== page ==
What are the key metrics?
Three main business problems for a personal injury lawyer are picking up cases, funding the cases and waiting for the settlement. You must measure these numbers so you can manage them and work to improve your finances. Your cash flow is dependent on it. A personal injury law firm has business metrics to watch just like any other business.
- Client acquisition
- Cost of acquiring a client – This includes advertising and marketing personnel
- Average fee per client
- Industry average of at least 6-1 is a minimum goal
- Funding the client case
- Average client cost advanced
- Timing of the revenue cycle
- Case acquisition date
- MMI date
- Demand goes out
Tracking all of the above are the key metrics for a personal injury lawyer. If you achieve certain benchmarks for the above numbers everything else will take care of itself. Focus on the things you can control rather than just looking at a P & L that’s months old. Use technology to capture the information, measure it and then you can affect changes for improvement. Peter Drucker the renowned father of business management said, “What gets measured, gets managed”. Furthering this statement is “What gets managed, can be improved”.
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An example of the above would be a firm that has an average client acquisition cost of $1,000. This would be the amount spent on advertising divided by the number of cases secured. Let’s say the firm’s average fee is $10,000. The ratio of fees to acquisition would be 10-1. This is a good number. The numbers that can be measured and managed are the amount of leads. Can you improve the advertising effectiveness, etc? Can you improve your conversion ratio? How many of the leads do you close. You may break this down into types of cases if your practice varies.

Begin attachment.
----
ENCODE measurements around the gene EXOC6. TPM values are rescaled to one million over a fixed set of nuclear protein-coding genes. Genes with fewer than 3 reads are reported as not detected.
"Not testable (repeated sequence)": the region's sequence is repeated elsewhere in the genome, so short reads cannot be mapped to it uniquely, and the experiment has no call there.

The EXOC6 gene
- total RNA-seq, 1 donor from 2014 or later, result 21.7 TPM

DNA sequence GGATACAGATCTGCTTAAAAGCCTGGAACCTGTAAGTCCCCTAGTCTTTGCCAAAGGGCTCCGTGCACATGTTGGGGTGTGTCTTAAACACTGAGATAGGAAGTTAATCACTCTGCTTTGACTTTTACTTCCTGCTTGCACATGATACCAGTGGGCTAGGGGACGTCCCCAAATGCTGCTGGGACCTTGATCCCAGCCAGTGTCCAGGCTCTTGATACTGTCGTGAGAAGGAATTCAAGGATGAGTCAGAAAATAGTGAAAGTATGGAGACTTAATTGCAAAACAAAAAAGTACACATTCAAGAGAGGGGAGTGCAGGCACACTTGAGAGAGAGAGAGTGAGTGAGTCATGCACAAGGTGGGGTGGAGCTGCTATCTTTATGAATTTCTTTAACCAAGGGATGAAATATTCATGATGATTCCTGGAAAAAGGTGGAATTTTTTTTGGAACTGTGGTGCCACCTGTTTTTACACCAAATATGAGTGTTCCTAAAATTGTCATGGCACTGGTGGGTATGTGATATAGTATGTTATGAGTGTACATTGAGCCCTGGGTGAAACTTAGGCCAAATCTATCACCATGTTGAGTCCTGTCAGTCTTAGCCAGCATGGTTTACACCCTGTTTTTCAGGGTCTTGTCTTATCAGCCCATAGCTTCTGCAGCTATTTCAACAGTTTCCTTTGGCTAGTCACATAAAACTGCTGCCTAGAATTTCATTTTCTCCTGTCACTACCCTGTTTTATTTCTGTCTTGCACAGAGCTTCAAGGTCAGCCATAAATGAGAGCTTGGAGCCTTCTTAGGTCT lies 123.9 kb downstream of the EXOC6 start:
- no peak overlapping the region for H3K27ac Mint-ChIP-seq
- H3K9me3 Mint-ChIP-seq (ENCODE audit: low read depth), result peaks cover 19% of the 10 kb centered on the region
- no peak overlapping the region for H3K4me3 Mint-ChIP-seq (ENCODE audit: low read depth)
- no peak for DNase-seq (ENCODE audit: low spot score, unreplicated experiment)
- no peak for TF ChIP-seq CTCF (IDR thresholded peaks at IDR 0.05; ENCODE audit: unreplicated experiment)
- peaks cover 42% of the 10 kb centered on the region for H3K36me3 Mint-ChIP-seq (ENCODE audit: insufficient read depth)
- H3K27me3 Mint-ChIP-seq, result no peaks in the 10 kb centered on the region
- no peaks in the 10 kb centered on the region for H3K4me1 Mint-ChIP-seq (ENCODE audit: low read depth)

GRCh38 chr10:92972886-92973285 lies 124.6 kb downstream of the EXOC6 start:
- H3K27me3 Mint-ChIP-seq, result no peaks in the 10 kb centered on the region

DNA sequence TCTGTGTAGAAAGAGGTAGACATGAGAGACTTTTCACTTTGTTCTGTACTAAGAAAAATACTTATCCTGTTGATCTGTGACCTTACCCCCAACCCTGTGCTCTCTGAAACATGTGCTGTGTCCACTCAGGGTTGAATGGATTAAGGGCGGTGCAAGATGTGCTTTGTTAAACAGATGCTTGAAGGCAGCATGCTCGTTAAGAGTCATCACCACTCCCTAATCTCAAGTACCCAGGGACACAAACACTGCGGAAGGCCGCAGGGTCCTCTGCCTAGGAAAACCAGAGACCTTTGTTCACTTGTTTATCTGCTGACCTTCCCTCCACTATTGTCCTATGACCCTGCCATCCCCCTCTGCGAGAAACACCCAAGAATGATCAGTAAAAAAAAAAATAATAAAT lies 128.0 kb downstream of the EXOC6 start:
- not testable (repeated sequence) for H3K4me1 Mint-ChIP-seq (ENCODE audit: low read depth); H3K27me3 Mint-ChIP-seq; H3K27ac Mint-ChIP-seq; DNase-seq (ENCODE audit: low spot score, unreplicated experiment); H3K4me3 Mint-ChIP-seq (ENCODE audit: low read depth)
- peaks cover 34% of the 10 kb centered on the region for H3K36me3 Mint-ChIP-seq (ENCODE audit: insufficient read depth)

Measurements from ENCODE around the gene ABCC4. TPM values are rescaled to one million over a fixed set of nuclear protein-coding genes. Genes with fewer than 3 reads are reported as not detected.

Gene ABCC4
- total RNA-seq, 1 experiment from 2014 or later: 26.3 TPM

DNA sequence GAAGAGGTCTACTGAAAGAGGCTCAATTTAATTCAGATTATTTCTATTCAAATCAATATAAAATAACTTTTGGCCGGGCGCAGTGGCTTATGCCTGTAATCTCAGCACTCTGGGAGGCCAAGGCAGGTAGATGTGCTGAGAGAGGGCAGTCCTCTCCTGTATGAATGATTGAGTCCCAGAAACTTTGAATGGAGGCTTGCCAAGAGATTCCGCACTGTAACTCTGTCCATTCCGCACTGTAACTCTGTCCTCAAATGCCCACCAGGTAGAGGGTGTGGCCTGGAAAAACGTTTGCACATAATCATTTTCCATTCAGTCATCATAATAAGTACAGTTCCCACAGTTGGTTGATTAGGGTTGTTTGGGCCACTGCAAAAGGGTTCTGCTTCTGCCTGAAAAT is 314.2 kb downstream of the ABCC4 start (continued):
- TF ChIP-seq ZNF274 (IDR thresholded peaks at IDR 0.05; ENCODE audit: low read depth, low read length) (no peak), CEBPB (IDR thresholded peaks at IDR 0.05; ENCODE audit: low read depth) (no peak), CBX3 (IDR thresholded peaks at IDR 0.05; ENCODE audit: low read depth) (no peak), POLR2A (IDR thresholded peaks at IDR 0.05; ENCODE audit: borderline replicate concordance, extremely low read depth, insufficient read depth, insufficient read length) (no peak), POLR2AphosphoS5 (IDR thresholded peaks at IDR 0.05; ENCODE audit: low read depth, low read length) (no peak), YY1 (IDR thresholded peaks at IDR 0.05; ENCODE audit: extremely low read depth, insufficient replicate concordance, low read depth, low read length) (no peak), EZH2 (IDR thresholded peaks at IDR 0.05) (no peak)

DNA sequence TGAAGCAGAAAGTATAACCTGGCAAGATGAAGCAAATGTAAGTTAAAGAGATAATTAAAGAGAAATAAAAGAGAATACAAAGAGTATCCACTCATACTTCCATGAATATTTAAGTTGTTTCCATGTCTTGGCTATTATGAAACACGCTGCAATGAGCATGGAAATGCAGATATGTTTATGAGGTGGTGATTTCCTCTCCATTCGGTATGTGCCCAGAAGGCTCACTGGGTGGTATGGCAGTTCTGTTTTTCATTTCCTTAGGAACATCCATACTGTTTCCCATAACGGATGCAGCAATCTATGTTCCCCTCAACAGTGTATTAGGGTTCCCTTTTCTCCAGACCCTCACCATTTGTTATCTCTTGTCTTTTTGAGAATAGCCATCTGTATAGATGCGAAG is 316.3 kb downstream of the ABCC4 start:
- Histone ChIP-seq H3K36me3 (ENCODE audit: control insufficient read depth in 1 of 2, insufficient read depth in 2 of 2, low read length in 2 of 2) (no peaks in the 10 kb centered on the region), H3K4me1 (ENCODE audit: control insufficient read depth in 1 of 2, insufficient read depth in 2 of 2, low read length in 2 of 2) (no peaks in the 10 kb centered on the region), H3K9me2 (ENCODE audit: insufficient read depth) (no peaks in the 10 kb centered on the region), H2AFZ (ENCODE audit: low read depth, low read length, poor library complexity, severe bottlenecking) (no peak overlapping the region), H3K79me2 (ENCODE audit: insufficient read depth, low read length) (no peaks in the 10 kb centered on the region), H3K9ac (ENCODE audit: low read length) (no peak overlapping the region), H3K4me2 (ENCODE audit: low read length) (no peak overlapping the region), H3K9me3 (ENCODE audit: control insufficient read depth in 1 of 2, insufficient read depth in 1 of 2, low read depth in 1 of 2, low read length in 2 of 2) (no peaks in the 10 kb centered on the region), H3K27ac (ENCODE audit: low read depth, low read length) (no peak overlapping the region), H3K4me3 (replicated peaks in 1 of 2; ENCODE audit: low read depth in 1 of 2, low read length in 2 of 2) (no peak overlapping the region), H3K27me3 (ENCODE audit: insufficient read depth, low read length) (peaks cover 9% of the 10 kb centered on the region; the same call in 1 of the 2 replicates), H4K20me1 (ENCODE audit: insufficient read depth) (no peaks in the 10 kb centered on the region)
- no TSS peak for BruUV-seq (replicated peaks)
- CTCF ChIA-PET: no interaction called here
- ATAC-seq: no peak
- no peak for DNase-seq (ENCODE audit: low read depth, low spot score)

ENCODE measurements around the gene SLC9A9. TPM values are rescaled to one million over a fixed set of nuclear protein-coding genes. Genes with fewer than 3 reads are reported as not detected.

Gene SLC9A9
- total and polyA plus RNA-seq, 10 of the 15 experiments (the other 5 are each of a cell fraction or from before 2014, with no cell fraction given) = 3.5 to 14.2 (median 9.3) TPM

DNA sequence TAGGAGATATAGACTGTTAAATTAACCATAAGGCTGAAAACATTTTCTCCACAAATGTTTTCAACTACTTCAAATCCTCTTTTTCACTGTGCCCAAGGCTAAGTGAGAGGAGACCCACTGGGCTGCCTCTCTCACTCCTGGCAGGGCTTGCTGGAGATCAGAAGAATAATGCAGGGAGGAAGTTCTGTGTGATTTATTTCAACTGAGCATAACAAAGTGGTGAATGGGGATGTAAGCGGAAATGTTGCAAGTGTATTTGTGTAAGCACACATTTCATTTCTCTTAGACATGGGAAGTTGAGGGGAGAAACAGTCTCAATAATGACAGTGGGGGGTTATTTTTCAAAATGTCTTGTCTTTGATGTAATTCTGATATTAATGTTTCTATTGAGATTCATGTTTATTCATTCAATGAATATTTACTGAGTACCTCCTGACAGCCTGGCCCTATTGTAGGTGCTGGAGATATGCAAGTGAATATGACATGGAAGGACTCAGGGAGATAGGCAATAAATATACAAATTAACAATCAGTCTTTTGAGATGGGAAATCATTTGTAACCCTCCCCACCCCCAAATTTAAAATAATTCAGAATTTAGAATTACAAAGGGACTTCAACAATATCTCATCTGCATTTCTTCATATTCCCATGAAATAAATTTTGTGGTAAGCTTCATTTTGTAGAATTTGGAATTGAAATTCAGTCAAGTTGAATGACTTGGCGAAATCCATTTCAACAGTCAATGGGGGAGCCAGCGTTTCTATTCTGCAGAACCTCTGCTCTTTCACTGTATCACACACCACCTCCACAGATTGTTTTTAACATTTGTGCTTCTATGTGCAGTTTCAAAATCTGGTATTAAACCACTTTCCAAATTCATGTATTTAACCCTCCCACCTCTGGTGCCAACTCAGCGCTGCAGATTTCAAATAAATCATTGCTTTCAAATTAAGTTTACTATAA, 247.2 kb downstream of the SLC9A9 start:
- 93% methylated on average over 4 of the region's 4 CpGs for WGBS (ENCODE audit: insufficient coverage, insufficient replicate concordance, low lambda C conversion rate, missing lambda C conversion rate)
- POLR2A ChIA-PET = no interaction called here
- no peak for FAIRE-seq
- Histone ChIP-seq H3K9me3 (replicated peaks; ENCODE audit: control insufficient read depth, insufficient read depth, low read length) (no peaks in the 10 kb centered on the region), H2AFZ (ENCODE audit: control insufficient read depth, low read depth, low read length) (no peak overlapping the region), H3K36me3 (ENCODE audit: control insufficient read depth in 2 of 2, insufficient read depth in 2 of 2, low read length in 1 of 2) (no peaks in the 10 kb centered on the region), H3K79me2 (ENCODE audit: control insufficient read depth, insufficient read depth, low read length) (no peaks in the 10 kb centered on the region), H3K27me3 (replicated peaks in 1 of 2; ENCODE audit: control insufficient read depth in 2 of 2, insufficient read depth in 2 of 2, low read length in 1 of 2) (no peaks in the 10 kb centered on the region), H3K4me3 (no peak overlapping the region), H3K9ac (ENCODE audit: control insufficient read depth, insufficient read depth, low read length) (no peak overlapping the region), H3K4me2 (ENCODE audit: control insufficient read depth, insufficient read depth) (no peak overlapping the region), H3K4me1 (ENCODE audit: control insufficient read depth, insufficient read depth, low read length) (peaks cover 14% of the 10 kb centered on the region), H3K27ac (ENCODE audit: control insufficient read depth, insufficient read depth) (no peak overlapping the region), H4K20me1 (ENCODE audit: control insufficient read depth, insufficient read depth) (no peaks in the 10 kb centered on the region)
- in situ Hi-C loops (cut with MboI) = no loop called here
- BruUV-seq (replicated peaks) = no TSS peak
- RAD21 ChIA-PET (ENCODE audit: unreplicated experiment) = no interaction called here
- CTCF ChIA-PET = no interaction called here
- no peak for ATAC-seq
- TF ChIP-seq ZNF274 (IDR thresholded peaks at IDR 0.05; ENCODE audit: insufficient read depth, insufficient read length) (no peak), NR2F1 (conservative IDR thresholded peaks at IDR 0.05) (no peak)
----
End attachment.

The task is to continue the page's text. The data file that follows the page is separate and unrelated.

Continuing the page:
How much capital is required to fund each case. If the firm in question expends an average of $2,000 on each case, it would mean the amount needed to fund 10 cases would be $20,000. Another important factor would be how long is this capital outstanding. If it takes on average 18 months from acquisition to settlement, then the capital is needed for a longer period of time. What can be measured here is the amount of time between MMI and demand. Could this be shortened. Also a close look at your vendors and medical bills could help with cost. You need to know these numbers to effect change. Anecdotal evidence is not enough.
Let’s complete our example:
- If the above firm picked up $30,000 in new business this month.
- Based on the above, their acquisition cost would be $3,000.
- Their client cost to be advanced would be $6,000
- This would mean the firm would need a minimum of $90,000 in capital to fund the acquisition of $300,000 in cases in a calendar year. The $60,000 in client costs advanced will come back to you but you have to have the cash.
This is a rather simple explanation of the capital needs of a personal injury law firm. The client costs are not all expended right away but they are outstanding for more than 12 months normally. That’s why capturing and measuring costs are so important.
While every business has to be aware of overhead needs and labor cost, a personal injury firm basically has inventory issuers like a retail store. Anything that frees up capital or lessens the time the money is needed can be a big improvement to cash flow. Speeding up the case settlement time is akin to inventory turnover in a store.
If you don’t know your numbers, you own a job not a business. A personal injury firm is a business not a regular law practice.
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